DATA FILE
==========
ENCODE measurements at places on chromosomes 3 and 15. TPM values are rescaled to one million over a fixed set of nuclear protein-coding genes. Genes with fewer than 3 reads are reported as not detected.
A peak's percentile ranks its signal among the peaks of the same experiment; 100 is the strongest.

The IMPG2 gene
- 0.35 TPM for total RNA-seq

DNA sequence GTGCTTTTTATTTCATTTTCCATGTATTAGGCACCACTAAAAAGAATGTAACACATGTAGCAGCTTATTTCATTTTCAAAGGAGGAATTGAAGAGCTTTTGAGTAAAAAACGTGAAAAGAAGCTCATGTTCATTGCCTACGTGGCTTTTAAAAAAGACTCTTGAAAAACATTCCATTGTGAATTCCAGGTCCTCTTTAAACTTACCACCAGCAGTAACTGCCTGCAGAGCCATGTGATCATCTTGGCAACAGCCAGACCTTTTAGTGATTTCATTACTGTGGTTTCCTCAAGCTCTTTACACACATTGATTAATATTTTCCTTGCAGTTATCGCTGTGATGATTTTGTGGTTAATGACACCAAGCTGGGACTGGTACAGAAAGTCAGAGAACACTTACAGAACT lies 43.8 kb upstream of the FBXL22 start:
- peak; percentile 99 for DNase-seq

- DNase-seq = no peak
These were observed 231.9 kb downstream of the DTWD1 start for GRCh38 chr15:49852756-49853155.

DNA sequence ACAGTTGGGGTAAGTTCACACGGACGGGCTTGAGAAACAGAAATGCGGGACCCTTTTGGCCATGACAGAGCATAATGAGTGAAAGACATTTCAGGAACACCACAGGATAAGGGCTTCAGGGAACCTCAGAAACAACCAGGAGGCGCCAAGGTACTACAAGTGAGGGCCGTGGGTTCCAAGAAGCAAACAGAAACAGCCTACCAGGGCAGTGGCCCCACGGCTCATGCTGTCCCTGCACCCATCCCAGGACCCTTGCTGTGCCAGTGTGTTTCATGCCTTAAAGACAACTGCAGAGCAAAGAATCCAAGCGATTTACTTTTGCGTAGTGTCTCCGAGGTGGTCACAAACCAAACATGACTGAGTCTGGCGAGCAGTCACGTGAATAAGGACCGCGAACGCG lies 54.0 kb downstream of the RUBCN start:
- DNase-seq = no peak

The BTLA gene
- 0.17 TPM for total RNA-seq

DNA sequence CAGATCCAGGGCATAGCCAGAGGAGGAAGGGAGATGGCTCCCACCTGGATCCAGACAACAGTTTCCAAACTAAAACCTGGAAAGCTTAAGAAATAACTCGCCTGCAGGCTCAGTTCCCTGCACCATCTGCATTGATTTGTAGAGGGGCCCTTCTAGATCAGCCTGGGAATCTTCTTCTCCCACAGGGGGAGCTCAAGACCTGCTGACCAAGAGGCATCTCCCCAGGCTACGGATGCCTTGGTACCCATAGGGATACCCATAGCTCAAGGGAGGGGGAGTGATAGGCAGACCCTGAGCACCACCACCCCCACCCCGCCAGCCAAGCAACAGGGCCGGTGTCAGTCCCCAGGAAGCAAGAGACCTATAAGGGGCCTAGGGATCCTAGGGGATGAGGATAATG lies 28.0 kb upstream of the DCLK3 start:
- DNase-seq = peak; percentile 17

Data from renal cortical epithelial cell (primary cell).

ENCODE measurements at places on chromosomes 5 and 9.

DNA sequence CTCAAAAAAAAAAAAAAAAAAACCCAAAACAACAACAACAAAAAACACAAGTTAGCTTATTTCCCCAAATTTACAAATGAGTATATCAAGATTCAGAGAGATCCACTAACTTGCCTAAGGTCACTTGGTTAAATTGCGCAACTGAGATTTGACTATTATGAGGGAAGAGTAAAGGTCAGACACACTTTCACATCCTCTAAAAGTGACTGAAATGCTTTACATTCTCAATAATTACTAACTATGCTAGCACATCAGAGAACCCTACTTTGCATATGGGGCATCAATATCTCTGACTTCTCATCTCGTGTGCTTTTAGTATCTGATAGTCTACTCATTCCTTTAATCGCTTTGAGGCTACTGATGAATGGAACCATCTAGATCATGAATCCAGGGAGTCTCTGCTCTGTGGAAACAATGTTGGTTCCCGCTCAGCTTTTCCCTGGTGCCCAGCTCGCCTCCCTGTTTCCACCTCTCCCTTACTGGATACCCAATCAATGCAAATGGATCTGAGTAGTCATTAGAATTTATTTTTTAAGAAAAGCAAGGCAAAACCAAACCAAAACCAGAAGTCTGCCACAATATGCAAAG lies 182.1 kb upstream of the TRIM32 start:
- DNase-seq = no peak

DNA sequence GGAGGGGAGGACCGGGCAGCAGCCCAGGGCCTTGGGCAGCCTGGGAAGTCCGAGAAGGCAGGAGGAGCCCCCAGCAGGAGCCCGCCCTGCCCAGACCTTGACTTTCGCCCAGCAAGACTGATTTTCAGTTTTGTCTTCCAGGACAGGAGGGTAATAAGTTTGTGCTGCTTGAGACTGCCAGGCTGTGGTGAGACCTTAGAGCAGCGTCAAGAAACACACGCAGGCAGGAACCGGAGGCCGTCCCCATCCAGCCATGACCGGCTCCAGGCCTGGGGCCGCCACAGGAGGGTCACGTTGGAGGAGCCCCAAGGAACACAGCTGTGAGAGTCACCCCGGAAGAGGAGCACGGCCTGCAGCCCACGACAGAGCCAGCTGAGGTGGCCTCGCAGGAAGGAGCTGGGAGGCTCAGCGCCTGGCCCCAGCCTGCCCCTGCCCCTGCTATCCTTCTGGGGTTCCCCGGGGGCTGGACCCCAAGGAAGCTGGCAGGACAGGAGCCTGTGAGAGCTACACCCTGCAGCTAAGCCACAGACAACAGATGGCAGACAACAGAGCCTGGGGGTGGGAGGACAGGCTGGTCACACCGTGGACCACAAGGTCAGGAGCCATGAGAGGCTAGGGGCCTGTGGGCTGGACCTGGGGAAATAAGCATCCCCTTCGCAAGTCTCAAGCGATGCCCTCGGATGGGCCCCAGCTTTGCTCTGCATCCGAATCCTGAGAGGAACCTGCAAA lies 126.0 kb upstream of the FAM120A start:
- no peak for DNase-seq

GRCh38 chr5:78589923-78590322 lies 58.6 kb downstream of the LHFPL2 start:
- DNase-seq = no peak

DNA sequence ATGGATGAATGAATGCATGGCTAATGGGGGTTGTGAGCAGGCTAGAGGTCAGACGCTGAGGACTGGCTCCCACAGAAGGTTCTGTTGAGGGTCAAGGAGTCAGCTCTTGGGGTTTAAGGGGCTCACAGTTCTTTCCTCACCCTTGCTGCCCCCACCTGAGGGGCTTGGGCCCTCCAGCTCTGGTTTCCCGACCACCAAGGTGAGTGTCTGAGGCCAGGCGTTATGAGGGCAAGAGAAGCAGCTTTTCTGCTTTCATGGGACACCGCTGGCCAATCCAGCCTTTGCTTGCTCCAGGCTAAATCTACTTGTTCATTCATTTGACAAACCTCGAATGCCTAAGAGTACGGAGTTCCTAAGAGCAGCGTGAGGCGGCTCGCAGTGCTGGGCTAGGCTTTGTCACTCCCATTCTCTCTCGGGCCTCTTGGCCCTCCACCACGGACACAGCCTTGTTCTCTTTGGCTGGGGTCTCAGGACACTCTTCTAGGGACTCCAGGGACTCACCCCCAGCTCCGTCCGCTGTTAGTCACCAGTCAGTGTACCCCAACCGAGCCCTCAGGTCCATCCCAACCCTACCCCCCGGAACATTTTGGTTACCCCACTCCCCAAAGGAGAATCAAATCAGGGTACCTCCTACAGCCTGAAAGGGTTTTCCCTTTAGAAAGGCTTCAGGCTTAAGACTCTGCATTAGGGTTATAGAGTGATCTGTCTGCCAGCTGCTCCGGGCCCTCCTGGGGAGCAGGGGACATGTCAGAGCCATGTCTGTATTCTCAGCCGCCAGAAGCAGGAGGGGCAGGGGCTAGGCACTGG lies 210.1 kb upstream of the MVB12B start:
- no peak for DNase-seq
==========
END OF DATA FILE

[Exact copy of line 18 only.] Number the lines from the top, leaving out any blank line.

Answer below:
- DNase-seq = no peak